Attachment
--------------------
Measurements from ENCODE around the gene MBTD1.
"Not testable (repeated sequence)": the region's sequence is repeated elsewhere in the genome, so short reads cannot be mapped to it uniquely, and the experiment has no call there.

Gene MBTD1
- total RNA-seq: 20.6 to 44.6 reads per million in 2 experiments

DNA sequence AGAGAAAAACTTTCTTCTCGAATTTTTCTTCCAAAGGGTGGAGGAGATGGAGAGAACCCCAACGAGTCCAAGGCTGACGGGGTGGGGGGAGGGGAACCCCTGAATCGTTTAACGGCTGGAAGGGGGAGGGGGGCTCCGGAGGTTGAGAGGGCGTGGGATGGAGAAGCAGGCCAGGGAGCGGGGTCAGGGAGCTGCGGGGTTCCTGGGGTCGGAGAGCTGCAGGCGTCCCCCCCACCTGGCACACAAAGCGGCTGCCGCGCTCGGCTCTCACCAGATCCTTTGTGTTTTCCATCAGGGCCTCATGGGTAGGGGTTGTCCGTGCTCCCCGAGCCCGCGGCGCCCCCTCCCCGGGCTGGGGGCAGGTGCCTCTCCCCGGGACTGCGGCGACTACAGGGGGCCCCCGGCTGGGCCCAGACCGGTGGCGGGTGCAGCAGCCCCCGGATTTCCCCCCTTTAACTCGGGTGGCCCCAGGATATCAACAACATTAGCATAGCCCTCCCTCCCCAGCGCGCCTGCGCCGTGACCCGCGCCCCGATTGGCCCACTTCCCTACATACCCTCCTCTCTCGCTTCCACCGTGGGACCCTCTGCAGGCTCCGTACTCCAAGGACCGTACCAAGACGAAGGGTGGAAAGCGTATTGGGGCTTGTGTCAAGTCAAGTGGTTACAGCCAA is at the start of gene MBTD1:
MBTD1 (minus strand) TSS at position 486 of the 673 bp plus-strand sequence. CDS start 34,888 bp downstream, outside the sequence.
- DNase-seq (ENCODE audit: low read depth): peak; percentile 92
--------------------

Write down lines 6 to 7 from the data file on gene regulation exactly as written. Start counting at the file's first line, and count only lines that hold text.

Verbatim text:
MBTD1 (minus strand) TSS at position 486 of the 673 bp plus-strand sequence. CDS start 34,888 bp downstream, outside the sequence.
- DNase-seq (ENCODE audit: low read depth): peak; percentile 92